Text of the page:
Thursday, November 1, 2012
November 1, 2012
Had a productive morning to do the pile of dishing crowding the kitchen sink, had a sort of apple pie for breakfast, baked by Zarina’s mother, and packed my lunch before heading to Lingua. Natalia called to say she’d be bringing the certificates of completion to the Kyrgyzstan National University by two. I had a chance to begin my first expense report and took all receipts with me to scan them at the school. I do need to buy my own 3-in-1 machine to be able to do these things from the flat.
I found Idina sitting at my designated computer once again, and next to Matt, and she pretended to make a move to another one. I informed her I was only there to retrieve my flash drive, still attached to the CPU, and scan some documents in the teachers’ resource room. I wasted my time scanning them for the machine had the instructions in Russian and even with Nargiza’s help, I still didn’t select the proper saving format and they were illegible. I’ll try to have someone help me a printer this weekend for sure.
Gulnara and Larissa were in the teachers’ lounge when I went in to have my lunch, and Gulnara confided one of her teachers is seriously ill and she’d like to find a native speaker to take over her classes, and wanted to know if I knew of anyone. Of course, I haven’t run into any other teacher here so far except for the Peace Corps volunteers. In fact, today I got the CLO newsletter published by the embassy for the first time and learned there’s an International Women’s Club which charges about $50.00 for their annual membership. I’ll think about it as I’m not sure it’s worth it.
Riding in the marshrutkas have a become quite a drag as I’m getting queasy from the jerky movements of the drivers trying to pass each other or maneuvering around reckless drivers and because there’s usually no ventilation except for the driver’s window. I was sweaty mess by the time I got to the KNU campus for my last presentation. I waited outside for Natalia to arrive with the certificates since she didn’t know where we met. One of the teachers arrived with her colleague who told me how sorry she was to have missed the previous sessions for even though she worked with Gulnara she had not been informed about it.
Gulnara arrived with Nurkys, my previous Russian teacher, who swore she’d be willing to teach me classes in the morning and not in the evening when both of us would be completely tuckered out. We’ll see if she follows through on her word and comes by next Monday morning. Natalia arrived with the certificates and had a few words with the teachers before leaving behind the children’s songs CD and copies of the Forum magazine.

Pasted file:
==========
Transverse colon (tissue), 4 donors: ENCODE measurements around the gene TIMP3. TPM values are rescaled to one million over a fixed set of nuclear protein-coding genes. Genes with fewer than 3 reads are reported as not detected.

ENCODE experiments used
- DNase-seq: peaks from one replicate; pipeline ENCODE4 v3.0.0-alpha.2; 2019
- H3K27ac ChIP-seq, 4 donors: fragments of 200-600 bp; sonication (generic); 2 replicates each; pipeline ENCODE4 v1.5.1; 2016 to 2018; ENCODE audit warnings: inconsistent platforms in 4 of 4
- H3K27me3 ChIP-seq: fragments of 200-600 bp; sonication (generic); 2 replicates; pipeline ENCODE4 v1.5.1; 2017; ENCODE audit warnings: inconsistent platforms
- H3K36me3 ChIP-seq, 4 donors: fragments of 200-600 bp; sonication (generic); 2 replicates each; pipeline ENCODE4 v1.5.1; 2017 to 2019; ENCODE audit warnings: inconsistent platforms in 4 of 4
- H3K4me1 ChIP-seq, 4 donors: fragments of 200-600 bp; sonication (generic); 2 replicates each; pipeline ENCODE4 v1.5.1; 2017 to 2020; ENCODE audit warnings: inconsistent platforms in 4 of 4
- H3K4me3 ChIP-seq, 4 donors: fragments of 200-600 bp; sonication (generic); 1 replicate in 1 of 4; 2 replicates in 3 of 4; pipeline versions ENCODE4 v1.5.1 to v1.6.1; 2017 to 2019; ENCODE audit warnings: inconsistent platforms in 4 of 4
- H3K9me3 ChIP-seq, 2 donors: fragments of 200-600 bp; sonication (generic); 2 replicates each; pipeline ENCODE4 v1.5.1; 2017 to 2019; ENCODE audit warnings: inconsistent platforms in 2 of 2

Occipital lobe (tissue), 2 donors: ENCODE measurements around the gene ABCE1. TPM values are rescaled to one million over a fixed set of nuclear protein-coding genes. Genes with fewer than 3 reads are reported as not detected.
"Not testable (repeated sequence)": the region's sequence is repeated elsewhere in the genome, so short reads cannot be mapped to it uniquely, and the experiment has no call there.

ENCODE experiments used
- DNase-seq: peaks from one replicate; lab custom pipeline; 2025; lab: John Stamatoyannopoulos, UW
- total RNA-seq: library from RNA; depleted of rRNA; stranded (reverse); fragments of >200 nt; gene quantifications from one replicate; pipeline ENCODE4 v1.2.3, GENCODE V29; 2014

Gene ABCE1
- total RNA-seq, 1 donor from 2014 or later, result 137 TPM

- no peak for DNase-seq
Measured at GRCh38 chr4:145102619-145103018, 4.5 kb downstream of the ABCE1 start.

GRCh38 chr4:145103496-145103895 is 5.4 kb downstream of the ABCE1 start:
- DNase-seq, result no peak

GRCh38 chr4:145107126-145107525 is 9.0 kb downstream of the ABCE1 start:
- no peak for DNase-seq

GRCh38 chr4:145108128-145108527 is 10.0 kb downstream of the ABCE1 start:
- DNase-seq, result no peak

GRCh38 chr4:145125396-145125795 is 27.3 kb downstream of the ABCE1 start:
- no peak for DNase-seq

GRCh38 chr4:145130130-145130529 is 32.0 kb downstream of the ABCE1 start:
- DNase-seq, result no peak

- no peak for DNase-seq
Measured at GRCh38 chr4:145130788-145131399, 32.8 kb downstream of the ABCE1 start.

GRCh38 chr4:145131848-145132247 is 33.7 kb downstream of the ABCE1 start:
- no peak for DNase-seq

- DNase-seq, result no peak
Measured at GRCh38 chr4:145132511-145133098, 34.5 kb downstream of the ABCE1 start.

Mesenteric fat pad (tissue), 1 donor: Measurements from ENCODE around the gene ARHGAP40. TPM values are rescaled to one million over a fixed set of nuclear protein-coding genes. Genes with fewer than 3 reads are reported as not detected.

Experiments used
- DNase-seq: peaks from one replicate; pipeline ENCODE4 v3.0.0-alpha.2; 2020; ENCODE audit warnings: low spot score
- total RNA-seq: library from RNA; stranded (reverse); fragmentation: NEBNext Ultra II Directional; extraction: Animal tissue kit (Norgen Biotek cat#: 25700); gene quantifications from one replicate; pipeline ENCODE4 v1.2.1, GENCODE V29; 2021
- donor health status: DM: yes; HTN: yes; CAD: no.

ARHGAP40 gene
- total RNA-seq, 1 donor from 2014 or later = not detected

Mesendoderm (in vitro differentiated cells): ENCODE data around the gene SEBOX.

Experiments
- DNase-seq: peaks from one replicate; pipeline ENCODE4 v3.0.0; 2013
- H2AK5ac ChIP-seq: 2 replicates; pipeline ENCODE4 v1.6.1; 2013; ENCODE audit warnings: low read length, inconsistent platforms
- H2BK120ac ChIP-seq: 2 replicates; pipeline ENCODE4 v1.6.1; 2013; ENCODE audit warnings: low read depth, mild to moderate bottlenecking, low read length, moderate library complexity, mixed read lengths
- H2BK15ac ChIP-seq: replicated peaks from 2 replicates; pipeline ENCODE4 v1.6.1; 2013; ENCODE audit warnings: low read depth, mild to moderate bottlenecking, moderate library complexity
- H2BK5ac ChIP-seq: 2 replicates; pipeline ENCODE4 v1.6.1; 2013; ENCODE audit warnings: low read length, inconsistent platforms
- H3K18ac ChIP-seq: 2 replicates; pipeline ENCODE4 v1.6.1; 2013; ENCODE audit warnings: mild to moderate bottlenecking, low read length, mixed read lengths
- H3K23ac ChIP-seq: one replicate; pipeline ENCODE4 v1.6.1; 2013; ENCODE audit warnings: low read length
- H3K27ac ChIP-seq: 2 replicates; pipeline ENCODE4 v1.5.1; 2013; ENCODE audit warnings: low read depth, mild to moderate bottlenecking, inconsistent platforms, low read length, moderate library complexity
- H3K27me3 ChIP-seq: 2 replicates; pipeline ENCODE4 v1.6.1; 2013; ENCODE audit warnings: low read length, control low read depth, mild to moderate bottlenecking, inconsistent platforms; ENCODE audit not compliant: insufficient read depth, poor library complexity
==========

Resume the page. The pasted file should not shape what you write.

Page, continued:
My presentation on motivating students was basically a summary of what we had covered the previous three weeks and basically said the teachers needed to be enthusiastic about English, involved the students in how the classes are run, and give them a lot of choices to avoid routine and boredom. It was touching when one of the teachers said they now knew exactly what to do as they had my example to follow from now on.
Gulnara had a few words to say at the end and presented me with a miniature map of Kyrgyzstan as a token of their appreciation. The teachers were handed their certificates and a group photo was taken for the association’s record. Teachers were reminded that they still needed to comply with the requirement of having me present for at least one class observation.
Gulnara insisted on taking me out to dinner to Faisa, but I told her I’d had a heavy lunch and it was only 4:30 and what I really, really needed was a good cup of coffee and not the instead instant variety available nearby. I convinced her to accompany me to Sierra Coffee where we ran into Willoughby, the PCV, and while she was introducing Gulnara to somebody else, I started a conversation with a man who told me he was a fan of Gabriel Garcia Marquez.
I was approached by a woman who looked African-American and sported short curly hair. She wanted to confirm that I was Ercilia as the embassy had told her long ago that someone from the Dominican Republic was joining their staff and she was also Dominican. I couldn’t believe it and said to her in a joking manner that there wasn’t enough room in such a small country for two Dominican women. We laughed and she gave me such a tight hug that I was left breathless. In short, she’s here with her Swedish husband who works for an NGO from that country, has two darling daughters and is a stay-at home-mom.
She needed to run to pick up her daughter from the international school she attends, but promised to send an SMS that evening with her telephone number. Gulnara watched our exchanged in amazement as well and could tell that I was elated to have someone that I could related to for the first time in a long time.
I walked home and picked a piece of flat bread from the Muslim bakery along the way. Found out that my laptop had picked up a virus and would not respond to any commands. It took forever to get the system to get rid of it.